MONTEREY -- Hoping to lower the soaring costs of photomasks in chip production, a group of EDA, IC and chip-equipment vendors today unveiled a new data interchange format that replaces the venerable GDS-II standard.
The group of companies--called the SEMI Integrated Circuit (IC) Design/Photomask Data Path Task Force--rolled out version 1.0 of the new, so-called "Oasis" data base interchange format.
The group plans to offer the "Oasis" format for all mask production functions as a replacement to the current standard format--GDSII. For more than 25 years, the GDS-II has been the industry standard in the semiconductor industry. GDS-II is a geometric data representation of device design data.
The new "Oasis" format was developed over the past year by a consortium of 21 leading companies involved in IC design, design automation, photomask patterning and photomask inspection.
The format is said to handle 64-bit design data and data compaction 10 to 50 times greater than GDS-II. It is designed for extensibility and efficiency of data transfer throughout the design, data processing, mask patterning and inspection processes.
"We believe that the data volume explosion taking place through the 0.18- and 0.13-micron process generations is only going to get worse as the industry moves to smaller process nodes," said Tom Grebinski, the Data Path Task Force chairman, in a statement. "Our current results show that the new stream format presents an effective approach to mitigating this problem, if it is adopted uniformly across the design and mask manufacturing supply chain," he said.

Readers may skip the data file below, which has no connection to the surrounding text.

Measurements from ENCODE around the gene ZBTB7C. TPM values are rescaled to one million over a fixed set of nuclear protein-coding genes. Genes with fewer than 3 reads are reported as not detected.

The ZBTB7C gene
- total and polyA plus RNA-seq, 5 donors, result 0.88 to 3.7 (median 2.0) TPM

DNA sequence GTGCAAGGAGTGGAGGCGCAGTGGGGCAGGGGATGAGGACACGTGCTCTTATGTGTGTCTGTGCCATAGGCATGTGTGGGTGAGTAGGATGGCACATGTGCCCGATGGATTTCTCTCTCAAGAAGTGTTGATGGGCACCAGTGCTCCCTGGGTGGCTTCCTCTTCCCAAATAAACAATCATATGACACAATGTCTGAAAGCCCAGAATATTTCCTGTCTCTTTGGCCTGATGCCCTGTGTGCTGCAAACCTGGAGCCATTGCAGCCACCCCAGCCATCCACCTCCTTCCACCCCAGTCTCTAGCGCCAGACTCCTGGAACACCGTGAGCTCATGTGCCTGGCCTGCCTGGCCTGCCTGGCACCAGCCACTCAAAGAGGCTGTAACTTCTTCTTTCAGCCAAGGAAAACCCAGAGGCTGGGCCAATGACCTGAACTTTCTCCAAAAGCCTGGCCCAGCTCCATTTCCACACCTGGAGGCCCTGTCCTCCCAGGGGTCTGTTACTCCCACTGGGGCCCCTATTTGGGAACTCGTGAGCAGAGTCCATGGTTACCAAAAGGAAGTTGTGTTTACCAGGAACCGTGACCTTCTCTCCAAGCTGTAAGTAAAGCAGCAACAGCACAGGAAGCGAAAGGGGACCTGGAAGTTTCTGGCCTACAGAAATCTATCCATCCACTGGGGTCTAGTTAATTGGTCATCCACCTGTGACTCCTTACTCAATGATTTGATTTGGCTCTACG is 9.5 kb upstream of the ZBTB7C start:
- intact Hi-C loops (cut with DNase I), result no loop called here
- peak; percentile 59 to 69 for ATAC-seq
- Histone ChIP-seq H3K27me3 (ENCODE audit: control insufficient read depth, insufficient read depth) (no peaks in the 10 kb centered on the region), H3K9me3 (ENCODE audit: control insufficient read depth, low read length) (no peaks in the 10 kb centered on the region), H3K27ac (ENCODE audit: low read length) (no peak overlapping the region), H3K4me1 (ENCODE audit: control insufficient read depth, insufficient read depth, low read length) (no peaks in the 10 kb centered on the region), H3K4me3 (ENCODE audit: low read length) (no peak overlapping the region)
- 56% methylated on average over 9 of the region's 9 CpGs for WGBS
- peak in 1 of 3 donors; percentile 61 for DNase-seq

"GDSII is not broken, but has some obvious outdated data representation inefficiencies that need to be changed and that will help mitigate this dramatic and sudden increase in design and manufacturing data volume," Grebinski said. "The data volume of design and manufacturing will continue to increase."
"The new format maintains the important capabilities of GDSII Stream, but has been fully extended to handle 64-bit design data, and has been made much more bit-efficient, for both hierarchical and flat layout data," said Kurt Wampler, chairman of the SEMI Data Path Task Force's New Stream Format Working Group, and Distinguished Engineer, ASML MaskTools, in a statement.
The new data format being introduced today is subject to the approval as a standard by the SEMI Worldwide Microlithography Committee. Sixty percent of all companies on the Committee need to submit a vote and all negative votes need to be resolved as having no merit or the negative vote withdrawn. Each company represents one vote.
The Data Path Task Force consists of more than70 individuals, representing nearly 30 companies and consortia from the integrated circuit design, design automation, photomask manufacturing, photomask pattern generation, and photomask inspection industries.